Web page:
Archive for March, 2012

mjd’s magic z

March 13, 2012

So, I plunged ahead and implemented mjd’s z function in Perl 6. This is the first simple step to full continued fraction arithmetic, allowing addition with a rational, multiplication by a rational, and taking the reciprocal of a continued fraction. (And oh! I just accidentally discovered that I’d missed a bunch of slides at the end of mjd’s talk which discuss implementing the full z function from HAKMEM!)

The implementation turned out to be pretty straightforward, with only the edge cases causing trouble. z maintains its state using four variables, $a, $b, $c, and $d. There are two basic operations which modify this state: input, which takes the next value from the continued fraction provided, and output, which outputs the next value of the continued fraction result. How do you know which to do? Easy! If $a div $c == $b div $d, then we’ve determined the next value which can be output, and should output it. If not, then we need to input another value.

The tricky bits: first, it’s completely legal for $c and/or $d to be 0. That causes a division by zero error in Niecza. So I added a check for each, setting the result of the division to Inf when it needs to be. The second thing is what happens when the given continued fraction runs out of values. In that case, the next value is implicitly Inf. That’s well and good, but mjd somehow performs magic with it. I don’t understand what the heck he was doing there, but I can imitate the result. Here it all is in one function:

sub z($a is copy, $b is copy, $c is copy, $d is copy, @x) {
    gather loop {
        my $a-div-c = $c ?? $a div $c !! Inf;
        my $b-div-d = $d ?? $b div $d !! Inf;
        last if $a-div-c == Inf && $b-div-d == Inf;
        if $a-div-c == $b-div-d {
            my $n = $a-div-c;
            ($a, $b, $c, $d) = ($c, $d, $a - $c * $n, $b - $d * $n);
            take $n;
        } else {
            if @x {
                my $p = @x.shift;
                ($a, $b, $c, $d) = ($b, $a + $b * $p, $d, $c + $d * $p);
            } else {
                ($a, $b, $c, $d) = ($b, $b, $d, $d); # WHY????
            }
        }
    }
}

And there you have it! I’m still a bit worried about the edge cases (I haven’t tested negative numbers yet, for instance), but I think it clearly points the way onto the full HAKMEM z function.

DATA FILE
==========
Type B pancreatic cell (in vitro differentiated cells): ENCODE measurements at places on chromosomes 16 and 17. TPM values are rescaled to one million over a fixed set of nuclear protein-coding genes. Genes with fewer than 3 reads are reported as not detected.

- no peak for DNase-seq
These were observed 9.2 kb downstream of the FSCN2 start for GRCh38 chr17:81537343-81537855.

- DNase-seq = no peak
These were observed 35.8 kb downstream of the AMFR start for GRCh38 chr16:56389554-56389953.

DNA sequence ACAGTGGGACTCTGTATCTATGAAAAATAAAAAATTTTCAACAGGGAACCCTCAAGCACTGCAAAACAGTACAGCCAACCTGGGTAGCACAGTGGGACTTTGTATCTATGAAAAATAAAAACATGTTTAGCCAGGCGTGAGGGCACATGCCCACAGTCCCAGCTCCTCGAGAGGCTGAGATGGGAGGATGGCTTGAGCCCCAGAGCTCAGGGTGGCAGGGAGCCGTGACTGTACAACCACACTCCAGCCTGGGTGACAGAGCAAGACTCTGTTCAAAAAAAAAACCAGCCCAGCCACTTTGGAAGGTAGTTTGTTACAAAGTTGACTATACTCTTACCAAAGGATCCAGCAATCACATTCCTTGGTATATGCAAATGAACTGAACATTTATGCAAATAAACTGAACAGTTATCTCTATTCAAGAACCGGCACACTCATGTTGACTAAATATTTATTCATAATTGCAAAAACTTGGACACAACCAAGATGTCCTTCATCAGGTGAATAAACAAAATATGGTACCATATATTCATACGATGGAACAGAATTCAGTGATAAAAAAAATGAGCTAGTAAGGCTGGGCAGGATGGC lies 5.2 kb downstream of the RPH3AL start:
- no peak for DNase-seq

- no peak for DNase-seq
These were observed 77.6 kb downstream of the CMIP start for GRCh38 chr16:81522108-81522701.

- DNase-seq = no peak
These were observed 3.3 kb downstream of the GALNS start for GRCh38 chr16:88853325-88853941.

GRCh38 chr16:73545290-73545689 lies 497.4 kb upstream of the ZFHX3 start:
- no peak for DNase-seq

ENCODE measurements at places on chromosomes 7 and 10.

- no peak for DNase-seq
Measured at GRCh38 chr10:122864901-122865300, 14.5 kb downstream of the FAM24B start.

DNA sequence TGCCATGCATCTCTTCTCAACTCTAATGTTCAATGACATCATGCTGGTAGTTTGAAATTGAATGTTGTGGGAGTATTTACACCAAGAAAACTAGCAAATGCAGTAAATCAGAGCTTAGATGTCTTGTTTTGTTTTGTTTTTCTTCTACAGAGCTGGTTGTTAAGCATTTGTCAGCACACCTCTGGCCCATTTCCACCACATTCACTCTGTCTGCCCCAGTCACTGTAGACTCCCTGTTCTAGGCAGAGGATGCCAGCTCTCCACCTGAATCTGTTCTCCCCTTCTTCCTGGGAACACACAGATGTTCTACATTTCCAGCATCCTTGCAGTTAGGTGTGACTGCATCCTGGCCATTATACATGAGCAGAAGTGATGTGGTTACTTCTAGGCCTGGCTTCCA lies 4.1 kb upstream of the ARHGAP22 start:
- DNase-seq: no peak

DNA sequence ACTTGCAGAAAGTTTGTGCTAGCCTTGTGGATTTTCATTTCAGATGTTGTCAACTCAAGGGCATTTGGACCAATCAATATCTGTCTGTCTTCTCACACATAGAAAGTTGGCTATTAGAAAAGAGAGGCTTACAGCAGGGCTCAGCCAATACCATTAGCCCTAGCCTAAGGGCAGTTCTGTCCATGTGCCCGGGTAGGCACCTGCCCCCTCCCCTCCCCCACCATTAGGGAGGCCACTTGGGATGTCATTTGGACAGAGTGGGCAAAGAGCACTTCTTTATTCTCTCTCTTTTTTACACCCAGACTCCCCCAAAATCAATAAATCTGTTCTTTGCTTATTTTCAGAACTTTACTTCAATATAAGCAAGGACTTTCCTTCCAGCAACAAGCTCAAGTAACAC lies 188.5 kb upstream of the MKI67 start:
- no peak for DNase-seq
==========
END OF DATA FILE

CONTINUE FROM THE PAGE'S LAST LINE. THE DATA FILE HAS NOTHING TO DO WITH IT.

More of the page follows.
Continued Fractions

March 13, 2012

Four months ago I created Math::ContinuedFractions on Github. But I didn’t actually post any code to it. But I’ve finally started, pushing t/00-experiments.t. It’s very simple so far, but that’s because I’m slowly feeling my way through this unfamiliar subject.

I tried to link the Wikipedia equation graphic for a continued fraction, but that just lost me the first draft of this post, so instead I’ll link to the Wikipedia page. It is the source of our first algorithm, for converting a number to a continued fraction:

sub make-continued-fraction (Real $x is copy) {
    gather loop {
        my $a = $x.floor;
        take $a;
        $x = $x - $a;
        last if $x == 0;
        $x = 1 / $x;
    }
}

This returns the components of the continued fraction as a lazy list. It passes the first few simple tests I’ve thrown at it, but I’m a bit worried about $x = 1 / $x. Should this maybe be FatRat math instead of normal math? I’m not clear on the implications one way or the other.

Unfortunately, the Wikipedia page doesn’t shed any light on how to do basic arithmetic on continued fractions. HAKMEM gives a complete overview on basic continued fraction arithmetic, but I find it quite hard going. MJD has a nifty talk on the subject, including some algorithms I hope to implement soon. Unfortunately, he doesn’t get into the tricky stuff.

Luther Tychonievich has a nice blog post on the subject which brings up a problem I have not seen mentioned elsewhere. Some pretty basic operations may not work because they need every (infinite) input term to determine the first output term. His example is squaring the square root of 2. As I understand it, the problem is that the first term (the integer part) flits back and forth between 1 and 2 as each addition term is fed to the code. It can never settle down on one or the other.

Incidentally, my code fails miserably in Rakudo, but works in Niecza. Unfortunately for this project, Niecza cannot currently handle overloading the arithmetic operators for a new type, which means I’ll have to figure out how to get things working on Rakudo at some point.


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